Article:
• by gamanimatron (1327245) on Wednesday June 11, 2014 @05:33PM (#47217095) Journal

    When your 500GB "disk" is directly addressable on the system bus and has the same latency as RAM, some of the design decisions in existing *nix look a bit questionable. Example: Does the additional work of implementing virtual memory (fundamental to most kernels) still make sense? How necessary is a file system *at all*? Could it be replaced with some other method of indexing data?

    You certainly could just stick most of the storage in a ramdisk and run linux, but there might be massive performance gains to be had in the file (data?) serving and database spaces if the server software and the kernel it's running on are designed specifically for stable direct addressing of everything.

  • by Anonymous Coward on Wednesday June 11, 2014 @06:49PM (#47217721)

    Eh? Ever used as AS/400 (System i)? Only the biggest-selling mini-computer system of its time. OS/400 had "flat" addressing, treats disc addresses and memory as the same space. And don't give me that BS about performance - I used to run an entry-level model (9406 E35) supporting >250 green screens with 48 MB (yes, megabytes) of main memory, and still achieve sub-second response times at the terminals. Response times at the Windows PCs were a bit slower, but they were using screen-scraped adaptations of the terminal-based programs.

    UNIX/linux-based systems are certainly flexible and relatively cheap, but they're not the only solution. If HP goes about this the right way, there could be a specialist market for it.

  • by AmiMoJo (196126) * <.ten.3dlrow. .ta. .ojom.> on Thursday June 12, 2014 @08:18AM (#47220955) Homepage

    Previous attempts to do away with directory-based filesystems and go with a sea of tagged documents and a metadata database have crashed on the rocks of low disk performance. But those ideas are good in principle, they just weren't appropriate for actual hardware.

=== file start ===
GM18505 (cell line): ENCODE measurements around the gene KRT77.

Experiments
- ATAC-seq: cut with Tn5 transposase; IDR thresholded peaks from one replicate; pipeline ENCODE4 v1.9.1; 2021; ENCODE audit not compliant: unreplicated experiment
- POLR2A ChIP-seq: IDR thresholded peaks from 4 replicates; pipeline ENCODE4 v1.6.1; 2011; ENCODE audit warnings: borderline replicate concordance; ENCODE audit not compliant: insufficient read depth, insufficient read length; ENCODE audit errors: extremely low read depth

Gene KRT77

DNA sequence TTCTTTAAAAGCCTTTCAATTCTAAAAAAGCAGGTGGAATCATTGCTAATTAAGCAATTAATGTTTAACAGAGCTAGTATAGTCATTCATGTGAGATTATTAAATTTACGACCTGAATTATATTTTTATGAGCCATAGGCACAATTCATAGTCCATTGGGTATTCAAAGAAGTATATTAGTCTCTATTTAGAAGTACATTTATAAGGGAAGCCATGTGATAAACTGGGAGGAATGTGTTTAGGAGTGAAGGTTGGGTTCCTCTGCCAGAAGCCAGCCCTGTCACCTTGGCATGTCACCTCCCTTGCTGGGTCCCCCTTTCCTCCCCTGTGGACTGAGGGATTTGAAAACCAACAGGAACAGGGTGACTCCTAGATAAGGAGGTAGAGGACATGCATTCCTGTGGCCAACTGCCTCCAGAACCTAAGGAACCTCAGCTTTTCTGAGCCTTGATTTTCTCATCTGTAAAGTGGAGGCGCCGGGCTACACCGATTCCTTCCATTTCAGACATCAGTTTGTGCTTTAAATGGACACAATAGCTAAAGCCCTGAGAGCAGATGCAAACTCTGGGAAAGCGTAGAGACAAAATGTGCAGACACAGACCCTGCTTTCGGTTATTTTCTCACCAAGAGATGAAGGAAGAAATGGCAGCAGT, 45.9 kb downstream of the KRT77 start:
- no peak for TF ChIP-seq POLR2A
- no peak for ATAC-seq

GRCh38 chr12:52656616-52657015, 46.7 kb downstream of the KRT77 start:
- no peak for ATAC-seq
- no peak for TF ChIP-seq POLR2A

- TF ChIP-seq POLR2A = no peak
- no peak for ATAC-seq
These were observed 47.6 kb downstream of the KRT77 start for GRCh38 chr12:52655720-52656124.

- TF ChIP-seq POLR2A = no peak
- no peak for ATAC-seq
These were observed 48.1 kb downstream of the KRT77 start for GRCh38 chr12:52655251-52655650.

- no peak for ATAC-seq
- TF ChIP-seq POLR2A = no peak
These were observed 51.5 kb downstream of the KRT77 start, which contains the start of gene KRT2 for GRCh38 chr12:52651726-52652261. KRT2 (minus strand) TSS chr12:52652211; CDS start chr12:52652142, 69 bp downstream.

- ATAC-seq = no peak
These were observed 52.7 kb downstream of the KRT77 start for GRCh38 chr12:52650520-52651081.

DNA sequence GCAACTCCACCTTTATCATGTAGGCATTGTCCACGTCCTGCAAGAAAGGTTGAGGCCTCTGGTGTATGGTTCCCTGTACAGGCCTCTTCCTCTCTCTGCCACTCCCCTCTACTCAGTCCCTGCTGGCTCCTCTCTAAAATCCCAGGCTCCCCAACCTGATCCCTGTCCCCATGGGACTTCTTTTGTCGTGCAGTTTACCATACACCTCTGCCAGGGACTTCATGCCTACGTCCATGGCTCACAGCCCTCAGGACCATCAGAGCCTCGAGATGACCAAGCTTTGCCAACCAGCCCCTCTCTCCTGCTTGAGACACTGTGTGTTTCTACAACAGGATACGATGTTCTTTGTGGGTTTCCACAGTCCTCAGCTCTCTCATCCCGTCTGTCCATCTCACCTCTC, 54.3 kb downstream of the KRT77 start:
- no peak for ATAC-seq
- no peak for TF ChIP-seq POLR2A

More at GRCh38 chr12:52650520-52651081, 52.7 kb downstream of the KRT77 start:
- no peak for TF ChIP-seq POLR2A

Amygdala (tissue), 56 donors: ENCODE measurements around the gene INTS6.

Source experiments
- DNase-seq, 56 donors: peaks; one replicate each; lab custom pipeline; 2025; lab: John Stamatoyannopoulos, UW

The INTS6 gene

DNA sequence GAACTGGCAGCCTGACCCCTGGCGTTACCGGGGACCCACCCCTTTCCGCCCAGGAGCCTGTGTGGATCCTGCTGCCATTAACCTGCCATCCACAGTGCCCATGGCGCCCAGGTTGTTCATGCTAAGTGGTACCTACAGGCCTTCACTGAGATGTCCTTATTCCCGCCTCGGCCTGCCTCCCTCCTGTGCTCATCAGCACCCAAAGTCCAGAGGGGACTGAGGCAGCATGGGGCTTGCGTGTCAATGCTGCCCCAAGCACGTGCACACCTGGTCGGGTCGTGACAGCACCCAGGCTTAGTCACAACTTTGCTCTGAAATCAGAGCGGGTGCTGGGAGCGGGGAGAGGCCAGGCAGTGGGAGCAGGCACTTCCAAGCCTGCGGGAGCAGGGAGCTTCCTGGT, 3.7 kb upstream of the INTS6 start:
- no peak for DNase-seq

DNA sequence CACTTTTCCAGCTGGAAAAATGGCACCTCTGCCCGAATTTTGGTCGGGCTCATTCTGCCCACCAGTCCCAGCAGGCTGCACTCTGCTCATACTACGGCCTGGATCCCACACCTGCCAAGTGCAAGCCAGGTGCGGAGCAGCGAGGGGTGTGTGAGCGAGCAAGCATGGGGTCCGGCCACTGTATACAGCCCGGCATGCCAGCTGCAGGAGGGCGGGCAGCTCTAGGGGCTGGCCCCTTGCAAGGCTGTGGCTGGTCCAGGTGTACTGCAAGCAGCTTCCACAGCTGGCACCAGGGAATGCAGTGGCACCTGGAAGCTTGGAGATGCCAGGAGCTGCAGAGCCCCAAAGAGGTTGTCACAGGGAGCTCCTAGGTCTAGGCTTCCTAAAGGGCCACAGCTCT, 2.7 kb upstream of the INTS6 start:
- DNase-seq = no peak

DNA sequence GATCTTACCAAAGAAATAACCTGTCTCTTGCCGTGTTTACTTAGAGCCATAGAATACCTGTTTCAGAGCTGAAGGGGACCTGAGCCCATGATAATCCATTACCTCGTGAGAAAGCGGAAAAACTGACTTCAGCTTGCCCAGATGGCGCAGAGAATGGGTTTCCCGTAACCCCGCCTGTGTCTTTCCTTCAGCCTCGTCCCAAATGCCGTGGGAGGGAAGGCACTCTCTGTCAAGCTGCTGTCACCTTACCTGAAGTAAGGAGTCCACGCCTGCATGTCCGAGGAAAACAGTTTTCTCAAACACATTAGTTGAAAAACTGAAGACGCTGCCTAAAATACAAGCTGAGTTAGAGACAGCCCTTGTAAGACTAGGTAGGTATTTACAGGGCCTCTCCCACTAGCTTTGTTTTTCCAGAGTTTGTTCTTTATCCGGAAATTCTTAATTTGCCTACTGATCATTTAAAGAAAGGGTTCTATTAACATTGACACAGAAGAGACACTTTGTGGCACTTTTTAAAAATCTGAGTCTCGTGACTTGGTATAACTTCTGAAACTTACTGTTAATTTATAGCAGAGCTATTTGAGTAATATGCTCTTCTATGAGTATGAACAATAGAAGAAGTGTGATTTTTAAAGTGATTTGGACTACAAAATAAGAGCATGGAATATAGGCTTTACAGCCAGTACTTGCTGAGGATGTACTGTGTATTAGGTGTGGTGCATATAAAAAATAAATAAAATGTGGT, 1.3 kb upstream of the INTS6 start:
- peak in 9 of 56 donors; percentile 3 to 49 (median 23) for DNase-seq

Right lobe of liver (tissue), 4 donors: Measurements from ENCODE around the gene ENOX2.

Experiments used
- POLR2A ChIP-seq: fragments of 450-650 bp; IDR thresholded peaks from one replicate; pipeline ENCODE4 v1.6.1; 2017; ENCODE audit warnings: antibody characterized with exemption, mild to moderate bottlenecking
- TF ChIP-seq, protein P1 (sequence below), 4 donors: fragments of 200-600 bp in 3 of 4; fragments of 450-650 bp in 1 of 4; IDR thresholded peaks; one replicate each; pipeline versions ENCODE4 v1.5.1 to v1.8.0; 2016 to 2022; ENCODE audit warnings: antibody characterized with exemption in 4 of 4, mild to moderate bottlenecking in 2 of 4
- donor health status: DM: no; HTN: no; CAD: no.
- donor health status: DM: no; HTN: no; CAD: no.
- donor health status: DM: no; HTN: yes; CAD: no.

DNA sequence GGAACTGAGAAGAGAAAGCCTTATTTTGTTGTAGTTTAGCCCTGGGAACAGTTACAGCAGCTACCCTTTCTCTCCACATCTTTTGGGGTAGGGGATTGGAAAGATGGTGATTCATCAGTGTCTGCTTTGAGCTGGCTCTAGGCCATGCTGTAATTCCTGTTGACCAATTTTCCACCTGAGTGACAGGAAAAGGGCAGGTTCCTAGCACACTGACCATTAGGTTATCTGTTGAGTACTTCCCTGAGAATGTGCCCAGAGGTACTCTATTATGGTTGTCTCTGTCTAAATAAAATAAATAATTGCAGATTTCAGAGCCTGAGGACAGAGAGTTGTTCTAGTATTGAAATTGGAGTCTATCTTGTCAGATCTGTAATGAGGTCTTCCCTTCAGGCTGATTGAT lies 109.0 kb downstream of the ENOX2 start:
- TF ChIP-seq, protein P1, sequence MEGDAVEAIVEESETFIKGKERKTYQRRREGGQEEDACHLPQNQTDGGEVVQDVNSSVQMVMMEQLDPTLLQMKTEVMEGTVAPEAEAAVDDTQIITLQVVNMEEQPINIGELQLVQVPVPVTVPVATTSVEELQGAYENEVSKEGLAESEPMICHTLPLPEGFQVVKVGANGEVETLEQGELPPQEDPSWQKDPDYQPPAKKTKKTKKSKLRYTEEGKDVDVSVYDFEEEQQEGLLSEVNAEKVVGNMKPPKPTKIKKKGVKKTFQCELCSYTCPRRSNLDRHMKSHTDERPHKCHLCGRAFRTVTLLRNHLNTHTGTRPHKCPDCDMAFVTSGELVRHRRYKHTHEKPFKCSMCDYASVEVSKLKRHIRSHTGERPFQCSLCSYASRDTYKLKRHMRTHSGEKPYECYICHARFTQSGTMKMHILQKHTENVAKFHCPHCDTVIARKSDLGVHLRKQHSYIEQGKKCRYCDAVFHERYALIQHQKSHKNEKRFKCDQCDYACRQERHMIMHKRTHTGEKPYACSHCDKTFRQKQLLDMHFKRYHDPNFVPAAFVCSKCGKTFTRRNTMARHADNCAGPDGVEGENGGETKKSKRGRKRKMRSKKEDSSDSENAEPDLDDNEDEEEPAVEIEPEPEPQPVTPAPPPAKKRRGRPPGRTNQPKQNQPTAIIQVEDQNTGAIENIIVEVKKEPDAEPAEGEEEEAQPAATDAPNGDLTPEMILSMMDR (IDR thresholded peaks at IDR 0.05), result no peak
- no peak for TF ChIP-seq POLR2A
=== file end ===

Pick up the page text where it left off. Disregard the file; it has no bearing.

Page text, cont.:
They were always a terrible idea because they don't scale in the human mind. For a music collection you can just about deal with artist name, album name, song name... But even when it comes to things like "genera" how many people can remember if a particular song they want to hear counts a pop, or rock, or soft rock, or maybe it was prog-rock, or is that "prog rock" or "progrock"?

    It gets worse for documents. With a folder system you can drill down. It serves as a memory aid. With tags you need to search and sift through search results unless you can remember the name of that particular thing you needed, or some other fairly unique identifier. I'd contend that tagging is more effort than organizing in folders too, especially if you want to change tags in bulk without separating collections of related documents accidentally.

    There are ways to reduce these problems with fuzzy search terms, hierarchical tags and the like, but they are all just lame attempts to polish a turd.

Truly simple systems... require infinite testing. -- Norman Augustine